One of this year’s dominant news stories is how Donald Trump has roiled the GOP. Yet Democrats face an internal rupture that may be larger and more durable. That is my takeaway after reading “The Split,” the New Republic’s extraordinary June 14 symposium of liberal activists, historians, intellectuals, political scientists, pollsters and writers.
“The schism between Hillary Clinton and Bernie Sanders is knit into the DNA of the modern Democratic Party,” writes historian Rick Perlstein. In 1924, he recounts, Klan supporters in the party’s rightward wing dominated the Democratic convention. In 1937 opponents of FDR opposed the New Deal. “Hillary Clinton’s eagerness to please Wall Street,” he writes, “can be traced, in part, to that ideological split.”
Yale professor Jacob Hacker says that President Obama’s failure to govern as a hard leftist heightened these tensions. “There’s a sense,” he writes, “that supporting the Democratic establishment and going the conventional route hasn’t been that productive.” Duke Law professor Jedediah Purdy adds that the president promised “transformative politics” but didn’t deliver “the substance.”
The critique of Mr. Obama sometimes sounds vaguely Republican: “The Democratic Party today engages in delusional happy talk about economic recovery,” complains Princeton professor Keeanga-Yamahtta Taylor, “while a staggering 47 million Americans are struggling in poverty.” By contrast, writer and left-wing activistMychal Denzel Smith says young Democrats are unhappy with “the ways economic inequality persists,” and activist Astra Taylor bemoans the Democrats’ failure to follow through on the vision of Occupy Wall Street.
Some of the symposium’s participants also attack Bill Clinton. Mr. Smith doesn’t name the former president but suggests that his anticrime bill sustains “systemic, institutionalized racism.” Mr. Perlstein adds that “Bill and Hillary Clinton won the White House with the business-funded support of the Democratic Leadership Council, which sought to downplay the ‘big government’ solutions championed by FDR.” At least, political scientist Ruy Teixeira rejoices, today’s Democrats are no longer “obsessed with the national debt.”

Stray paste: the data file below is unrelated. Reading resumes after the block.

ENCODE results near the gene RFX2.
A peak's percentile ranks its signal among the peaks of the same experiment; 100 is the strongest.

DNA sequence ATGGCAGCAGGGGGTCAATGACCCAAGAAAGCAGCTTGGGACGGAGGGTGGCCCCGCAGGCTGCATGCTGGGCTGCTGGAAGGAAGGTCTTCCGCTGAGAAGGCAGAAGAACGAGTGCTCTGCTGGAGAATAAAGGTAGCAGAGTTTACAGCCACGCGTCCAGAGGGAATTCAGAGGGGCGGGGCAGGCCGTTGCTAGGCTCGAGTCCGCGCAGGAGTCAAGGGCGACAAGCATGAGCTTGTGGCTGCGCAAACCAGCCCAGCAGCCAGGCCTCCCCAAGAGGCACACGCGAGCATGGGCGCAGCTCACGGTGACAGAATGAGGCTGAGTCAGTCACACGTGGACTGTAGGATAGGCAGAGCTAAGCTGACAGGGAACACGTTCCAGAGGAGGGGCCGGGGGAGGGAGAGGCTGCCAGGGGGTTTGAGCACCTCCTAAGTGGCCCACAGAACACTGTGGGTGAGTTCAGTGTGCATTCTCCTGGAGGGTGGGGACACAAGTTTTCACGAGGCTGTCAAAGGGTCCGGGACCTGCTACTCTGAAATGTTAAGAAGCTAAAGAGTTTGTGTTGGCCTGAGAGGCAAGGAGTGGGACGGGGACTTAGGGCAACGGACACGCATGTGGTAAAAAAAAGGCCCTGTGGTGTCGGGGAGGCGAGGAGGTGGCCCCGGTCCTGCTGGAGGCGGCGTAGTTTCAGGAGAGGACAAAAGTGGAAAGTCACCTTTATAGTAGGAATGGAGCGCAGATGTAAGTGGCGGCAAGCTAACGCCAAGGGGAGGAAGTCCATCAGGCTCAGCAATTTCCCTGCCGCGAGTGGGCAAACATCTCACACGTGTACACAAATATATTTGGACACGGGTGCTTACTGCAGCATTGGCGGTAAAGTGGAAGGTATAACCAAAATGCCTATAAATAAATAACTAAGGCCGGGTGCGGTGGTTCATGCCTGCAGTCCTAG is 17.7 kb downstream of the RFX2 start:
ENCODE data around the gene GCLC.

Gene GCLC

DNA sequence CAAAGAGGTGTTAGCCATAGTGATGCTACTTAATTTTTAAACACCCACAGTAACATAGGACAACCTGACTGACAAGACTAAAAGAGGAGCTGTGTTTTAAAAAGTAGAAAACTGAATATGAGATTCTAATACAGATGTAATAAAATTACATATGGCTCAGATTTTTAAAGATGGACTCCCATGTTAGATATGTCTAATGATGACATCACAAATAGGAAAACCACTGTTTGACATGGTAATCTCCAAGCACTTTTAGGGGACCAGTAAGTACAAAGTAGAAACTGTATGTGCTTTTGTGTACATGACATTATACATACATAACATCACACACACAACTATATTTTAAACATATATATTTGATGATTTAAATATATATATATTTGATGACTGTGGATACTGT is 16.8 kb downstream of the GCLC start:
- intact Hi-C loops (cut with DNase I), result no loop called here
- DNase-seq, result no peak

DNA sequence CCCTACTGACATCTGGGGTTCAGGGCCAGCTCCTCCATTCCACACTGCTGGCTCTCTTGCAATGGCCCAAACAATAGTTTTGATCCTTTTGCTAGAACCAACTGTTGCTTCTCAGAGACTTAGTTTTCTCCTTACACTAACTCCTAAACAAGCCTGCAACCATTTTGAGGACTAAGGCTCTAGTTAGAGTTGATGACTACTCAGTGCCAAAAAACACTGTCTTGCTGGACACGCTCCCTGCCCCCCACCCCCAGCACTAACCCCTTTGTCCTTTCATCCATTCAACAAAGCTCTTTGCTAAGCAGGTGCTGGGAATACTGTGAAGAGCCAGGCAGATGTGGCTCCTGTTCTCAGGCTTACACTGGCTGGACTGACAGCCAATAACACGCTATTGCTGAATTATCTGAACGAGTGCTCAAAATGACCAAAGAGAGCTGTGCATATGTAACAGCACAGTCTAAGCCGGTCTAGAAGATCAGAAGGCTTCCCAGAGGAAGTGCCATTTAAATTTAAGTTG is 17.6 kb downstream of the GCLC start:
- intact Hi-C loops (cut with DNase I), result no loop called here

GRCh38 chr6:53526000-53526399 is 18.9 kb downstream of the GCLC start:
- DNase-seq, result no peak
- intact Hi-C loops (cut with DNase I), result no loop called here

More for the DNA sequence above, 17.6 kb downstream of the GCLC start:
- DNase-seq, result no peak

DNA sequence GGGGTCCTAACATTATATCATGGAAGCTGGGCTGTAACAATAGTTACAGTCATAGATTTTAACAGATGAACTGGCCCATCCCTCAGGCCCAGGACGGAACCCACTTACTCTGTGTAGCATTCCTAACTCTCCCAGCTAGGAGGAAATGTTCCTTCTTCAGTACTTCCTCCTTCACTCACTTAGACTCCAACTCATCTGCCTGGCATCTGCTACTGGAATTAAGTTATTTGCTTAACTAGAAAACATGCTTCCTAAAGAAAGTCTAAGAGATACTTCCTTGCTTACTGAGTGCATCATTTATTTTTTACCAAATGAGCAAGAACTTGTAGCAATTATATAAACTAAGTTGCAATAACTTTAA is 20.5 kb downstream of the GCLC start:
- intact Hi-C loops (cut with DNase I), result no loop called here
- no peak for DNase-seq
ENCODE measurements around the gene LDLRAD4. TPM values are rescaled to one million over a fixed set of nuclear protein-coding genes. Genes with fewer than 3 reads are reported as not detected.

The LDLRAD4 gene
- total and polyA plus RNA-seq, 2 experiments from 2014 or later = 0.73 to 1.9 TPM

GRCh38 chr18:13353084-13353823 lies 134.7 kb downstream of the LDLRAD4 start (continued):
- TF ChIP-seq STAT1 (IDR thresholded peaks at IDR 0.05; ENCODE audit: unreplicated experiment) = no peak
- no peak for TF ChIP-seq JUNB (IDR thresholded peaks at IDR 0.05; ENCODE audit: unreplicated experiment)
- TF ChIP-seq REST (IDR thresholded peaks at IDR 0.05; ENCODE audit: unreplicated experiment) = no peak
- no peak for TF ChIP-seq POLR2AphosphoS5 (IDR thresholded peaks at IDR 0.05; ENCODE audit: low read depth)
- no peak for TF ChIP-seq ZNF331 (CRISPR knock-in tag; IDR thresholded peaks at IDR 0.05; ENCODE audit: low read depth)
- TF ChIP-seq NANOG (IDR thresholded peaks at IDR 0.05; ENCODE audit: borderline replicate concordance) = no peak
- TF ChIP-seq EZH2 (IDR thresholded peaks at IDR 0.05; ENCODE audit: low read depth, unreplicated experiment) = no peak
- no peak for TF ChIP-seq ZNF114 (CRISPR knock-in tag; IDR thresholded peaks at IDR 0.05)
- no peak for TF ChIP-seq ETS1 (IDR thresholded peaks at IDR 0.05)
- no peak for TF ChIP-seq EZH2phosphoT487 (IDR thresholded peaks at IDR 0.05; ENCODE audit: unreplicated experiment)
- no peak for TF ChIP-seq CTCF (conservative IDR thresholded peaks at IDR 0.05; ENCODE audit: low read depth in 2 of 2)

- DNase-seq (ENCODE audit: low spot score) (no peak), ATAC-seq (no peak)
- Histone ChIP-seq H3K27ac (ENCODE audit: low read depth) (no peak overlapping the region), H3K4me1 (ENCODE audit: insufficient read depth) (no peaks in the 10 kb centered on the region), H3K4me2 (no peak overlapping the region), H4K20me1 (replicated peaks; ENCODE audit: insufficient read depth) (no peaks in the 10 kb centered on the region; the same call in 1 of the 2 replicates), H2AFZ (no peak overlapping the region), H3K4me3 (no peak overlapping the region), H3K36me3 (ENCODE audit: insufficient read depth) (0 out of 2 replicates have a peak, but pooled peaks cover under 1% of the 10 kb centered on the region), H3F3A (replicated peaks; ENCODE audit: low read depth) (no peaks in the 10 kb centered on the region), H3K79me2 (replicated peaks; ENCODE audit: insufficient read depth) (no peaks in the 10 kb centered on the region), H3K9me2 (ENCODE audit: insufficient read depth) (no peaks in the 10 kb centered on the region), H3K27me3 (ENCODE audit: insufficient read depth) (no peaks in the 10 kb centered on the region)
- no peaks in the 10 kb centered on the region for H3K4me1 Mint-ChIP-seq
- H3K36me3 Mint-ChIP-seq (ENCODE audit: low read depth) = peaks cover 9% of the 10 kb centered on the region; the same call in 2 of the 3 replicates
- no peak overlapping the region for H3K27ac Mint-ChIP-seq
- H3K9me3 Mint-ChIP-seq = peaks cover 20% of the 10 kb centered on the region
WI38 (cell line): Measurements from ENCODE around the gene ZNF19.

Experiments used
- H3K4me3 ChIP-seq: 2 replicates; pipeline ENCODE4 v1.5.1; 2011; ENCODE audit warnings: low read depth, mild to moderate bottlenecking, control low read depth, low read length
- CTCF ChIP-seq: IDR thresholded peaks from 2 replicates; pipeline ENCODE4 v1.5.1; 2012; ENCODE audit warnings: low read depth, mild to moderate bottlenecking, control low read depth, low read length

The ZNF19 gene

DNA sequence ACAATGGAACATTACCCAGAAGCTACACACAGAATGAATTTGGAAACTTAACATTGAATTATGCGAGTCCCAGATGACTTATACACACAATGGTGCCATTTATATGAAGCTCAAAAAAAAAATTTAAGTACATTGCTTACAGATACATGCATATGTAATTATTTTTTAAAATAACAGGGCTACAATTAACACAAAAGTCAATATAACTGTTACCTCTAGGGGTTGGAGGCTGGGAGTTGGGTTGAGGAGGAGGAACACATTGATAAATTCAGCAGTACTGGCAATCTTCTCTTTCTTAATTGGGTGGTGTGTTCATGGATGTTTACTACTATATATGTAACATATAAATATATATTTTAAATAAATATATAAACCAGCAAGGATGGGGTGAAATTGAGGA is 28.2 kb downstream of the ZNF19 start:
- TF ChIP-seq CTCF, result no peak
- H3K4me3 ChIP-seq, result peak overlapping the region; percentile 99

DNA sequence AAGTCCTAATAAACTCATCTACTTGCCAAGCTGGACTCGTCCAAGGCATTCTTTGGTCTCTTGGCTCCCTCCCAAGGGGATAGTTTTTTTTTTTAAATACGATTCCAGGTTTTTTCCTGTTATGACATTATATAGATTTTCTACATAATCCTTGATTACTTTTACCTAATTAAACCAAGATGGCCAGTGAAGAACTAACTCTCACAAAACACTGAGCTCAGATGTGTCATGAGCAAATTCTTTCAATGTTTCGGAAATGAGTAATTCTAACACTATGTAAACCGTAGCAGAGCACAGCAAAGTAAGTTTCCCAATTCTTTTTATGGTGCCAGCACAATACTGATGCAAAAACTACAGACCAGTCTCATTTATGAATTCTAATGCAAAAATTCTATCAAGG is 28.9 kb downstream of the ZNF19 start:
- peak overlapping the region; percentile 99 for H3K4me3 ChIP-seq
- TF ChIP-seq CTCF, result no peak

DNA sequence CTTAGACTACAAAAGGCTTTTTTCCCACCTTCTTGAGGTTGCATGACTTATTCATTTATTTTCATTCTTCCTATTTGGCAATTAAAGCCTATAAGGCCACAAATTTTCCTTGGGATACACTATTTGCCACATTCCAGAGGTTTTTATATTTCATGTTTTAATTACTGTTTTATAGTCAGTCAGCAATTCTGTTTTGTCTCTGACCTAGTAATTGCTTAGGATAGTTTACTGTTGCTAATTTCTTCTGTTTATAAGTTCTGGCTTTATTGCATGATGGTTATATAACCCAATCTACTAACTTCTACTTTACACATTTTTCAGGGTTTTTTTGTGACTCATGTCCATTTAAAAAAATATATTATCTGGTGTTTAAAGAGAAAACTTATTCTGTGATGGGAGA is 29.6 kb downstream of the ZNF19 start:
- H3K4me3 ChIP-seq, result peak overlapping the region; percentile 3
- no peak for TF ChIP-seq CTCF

Mr. Purdy writes that Sanders supporters “have no love for or confidence in elites, Hillary’s habitus. And why should they? They’ve seen growing inequality and insecurity, the naked corruption of politics by oligarchic money, total cynicism in the political class.” Mr. Hacker says: “This may be the first time in my life that there’s been a full-throated critique of the Democratic Party as being excessively beholden to money and too willing to work within the system.”
These disagreements are diminished for now by Mr. Trump. As Mark Green, former New York City public advocate, says, “the programmatic differences” between Mr. Sanders and Mrs. Clinton “are dwarfed by the differences between either of them and the first proto-fascist president.”
Still, the left’s frustration over the lack of radical change is undeniable. Young and minority voters feel a keen sense of urgency. “Clinton and the Democrats in Washington don’t understand the level of anxiety that Americans, and particularly the young, feel about their economic prospects,” writes journalist John Judis.
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